The Federal Deposit Insurance Corp. last week dealt a blow that may jar Congress into settling the last outstanding issue of the thrift crisis - paying for pesky long-term bonds used to bail out the industry in the late 1980s.

Repeatedly this year, lawmakers have refused to enact plans to shore up the Savings Association Insurance Fund and make banks assume most of the payments on the Financing Corp. bonds.

But Congress may feel more pressure after the FDIC's July 1 decision allowing thrifts that charter banks to shift deposits out of the high-cost thrift insurance fund into the Bank Insurance Fund. If enough thrifts flee the savings association fund, premium levels may fall below the level needed to cover the Fico bonds. (See related story on page 2.)

Lawmakers have little time to settle the Fico problem, the Clinton administration argues. According to the Treasury Department, a default on Fico bonds could occur during the first quarter of 1997, if not sooner.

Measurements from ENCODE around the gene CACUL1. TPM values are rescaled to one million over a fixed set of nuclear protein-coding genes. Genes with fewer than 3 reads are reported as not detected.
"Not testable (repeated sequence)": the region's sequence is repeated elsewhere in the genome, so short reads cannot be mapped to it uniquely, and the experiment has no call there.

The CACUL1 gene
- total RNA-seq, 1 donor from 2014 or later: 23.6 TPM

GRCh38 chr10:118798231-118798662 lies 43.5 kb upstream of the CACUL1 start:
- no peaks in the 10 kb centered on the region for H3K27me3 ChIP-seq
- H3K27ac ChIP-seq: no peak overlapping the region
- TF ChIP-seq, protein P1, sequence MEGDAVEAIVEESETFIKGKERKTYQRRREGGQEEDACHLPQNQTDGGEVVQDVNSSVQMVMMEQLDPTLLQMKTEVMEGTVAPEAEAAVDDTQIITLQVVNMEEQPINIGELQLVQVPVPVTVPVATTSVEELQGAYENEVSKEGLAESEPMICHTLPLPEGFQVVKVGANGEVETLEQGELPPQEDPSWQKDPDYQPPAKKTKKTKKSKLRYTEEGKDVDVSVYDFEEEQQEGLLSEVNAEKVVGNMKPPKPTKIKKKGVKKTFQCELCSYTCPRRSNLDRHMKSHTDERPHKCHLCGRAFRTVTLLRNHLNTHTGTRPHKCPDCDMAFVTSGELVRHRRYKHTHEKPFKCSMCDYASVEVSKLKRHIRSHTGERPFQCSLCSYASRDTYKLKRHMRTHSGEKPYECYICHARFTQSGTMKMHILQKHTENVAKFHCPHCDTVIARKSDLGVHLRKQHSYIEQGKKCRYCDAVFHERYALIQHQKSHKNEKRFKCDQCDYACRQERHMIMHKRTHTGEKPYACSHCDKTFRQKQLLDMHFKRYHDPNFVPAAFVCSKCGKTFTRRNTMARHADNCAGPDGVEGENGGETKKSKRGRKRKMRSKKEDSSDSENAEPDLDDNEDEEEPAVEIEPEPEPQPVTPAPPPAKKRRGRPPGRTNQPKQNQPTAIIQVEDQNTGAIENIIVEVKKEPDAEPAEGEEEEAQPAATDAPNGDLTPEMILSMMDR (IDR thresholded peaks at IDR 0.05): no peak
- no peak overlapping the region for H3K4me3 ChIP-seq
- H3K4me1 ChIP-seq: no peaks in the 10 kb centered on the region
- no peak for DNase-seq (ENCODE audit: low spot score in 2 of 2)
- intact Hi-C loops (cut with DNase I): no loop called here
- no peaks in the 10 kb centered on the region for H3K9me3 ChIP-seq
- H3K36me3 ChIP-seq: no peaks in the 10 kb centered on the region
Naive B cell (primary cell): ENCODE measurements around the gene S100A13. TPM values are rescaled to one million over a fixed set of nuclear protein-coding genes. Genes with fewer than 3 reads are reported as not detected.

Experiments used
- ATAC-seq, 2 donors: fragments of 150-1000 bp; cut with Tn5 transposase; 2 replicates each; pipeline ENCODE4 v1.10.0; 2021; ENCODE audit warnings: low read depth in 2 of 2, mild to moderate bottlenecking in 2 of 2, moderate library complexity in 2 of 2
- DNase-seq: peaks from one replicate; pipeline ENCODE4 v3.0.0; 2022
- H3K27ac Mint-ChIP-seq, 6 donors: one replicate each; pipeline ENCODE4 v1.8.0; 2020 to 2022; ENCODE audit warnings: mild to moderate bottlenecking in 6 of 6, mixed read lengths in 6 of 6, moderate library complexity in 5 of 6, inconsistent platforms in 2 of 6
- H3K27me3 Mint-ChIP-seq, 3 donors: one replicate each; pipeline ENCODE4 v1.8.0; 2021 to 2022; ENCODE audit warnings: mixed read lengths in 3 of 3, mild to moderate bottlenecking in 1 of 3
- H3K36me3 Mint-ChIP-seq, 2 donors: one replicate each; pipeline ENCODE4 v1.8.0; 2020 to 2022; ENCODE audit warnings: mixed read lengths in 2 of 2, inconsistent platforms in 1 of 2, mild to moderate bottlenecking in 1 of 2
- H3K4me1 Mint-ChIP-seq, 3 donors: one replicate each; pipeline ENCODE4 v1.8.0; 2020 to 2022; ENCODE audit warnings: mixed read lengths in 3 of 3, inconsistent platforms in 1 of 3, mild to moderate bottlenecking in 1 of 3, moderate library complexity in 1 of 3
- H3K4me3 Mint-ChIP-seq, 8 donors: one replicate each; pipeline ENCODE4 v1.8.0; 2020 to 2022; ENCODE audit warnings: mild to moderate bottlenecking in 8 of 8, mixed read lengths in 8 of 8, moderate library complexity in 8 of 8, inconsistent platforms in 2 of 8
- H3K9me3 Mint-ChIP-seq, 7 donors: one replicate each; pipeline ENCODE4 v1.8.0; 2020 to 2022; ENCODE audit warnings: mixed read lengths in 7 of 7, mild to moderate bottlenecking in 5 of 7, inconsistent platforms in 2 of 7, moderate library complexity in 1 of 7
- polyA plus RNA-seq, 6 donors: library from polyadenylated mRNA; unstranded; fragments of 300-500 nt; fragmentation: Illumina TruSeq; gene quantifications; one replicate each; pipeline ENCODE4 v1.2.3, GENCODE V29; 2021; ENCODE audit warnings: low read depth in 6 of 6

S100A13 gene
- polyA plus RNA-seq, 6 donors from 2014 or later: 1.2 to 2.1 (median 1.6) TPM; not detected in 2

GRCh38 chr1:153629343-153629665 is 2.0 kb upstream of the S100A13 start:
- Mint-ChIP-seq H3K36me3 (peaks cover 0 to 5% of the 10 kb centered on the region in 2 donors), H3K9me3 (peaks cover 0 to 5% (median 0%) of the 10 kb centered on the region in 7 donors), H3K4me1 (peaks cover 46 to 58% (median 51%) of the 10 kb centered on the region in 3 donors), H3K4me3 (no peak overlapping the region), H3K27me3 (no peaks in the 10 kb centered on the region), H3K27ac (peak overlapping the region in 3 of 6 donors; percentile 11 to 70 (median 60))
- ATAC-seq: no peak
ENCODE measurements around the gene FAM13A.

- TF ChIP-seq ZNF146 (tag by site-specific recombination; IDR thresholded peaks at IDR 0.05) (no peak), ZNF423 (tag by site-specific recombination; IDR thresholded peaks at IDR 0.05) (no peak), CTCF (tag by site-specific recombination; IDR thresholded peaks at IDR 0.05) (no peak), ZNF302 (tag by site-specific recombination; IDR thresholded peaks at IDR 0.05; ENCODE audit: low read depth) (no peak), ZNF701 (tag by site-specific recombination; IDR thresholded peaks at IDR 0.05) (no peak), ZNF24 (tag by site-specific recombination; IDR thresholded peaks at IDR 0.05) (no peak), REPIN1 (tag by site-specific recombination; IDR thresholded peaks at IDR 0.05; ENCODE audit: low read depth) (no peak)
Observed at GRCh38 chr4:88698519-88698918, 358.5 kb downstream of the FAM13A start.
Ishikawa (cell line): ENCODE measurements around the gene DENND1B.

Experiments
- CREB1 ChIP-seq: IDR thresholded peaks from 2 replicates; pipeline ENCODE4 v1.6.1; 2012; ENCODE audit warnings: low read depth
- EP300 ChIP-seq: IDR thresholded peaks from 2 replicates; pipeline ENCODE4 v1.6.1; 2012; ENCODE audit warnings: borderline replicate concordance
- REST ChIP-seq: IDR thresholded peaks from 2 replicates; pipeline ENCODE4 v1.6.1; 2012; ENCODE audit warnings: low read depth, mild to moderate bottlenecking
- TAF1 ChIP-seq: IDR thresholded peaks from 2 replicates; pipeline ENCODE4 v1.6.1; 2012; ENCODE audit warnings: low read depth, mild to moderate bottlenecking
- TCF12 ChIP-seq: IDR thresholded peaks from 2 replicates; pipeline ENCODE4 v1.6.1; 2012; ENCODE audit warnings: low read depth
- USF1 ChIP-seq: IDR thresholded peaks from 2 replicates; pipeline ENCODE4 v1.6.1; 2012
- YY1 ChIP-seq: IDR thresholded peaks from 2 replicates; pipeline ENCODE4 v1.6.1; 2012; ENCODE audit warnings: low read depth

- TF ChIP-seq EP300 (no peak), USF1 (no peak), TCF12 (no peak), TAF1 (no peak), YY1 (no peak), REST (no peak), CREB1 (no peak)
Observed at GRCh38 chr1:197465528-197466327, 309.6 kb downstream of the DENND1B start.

As of March 31, the Savings Association Insurance Fund held $451 billion in deposits that were assessable for Fico payments - $118 billion above the required level.

But the base has shrunk $8 billion since December and has lost $490 billion since 1989.

Thrift trade group officials warn that the Fico base may deteriorate faster as thrifts find ways to shift deposits.

"Moving into the third and fourth quarters, unless there is a solution to the premium disparity, more institutions will avail themselves of opportunities to reduce exposure," said Robert Davis, director of government relations for America's Community Bankers.

Bank lobbyists denounce those dire warnings.

"It's possible there will continue to be some decline, but we can't understand how it can be so great," said Robert Strand, American Bankers Association senior economist. "There are structural impediments to shifting deposits - it's just not that easy."

At the current rates of decline, a default is four years away, Mr. Strand said.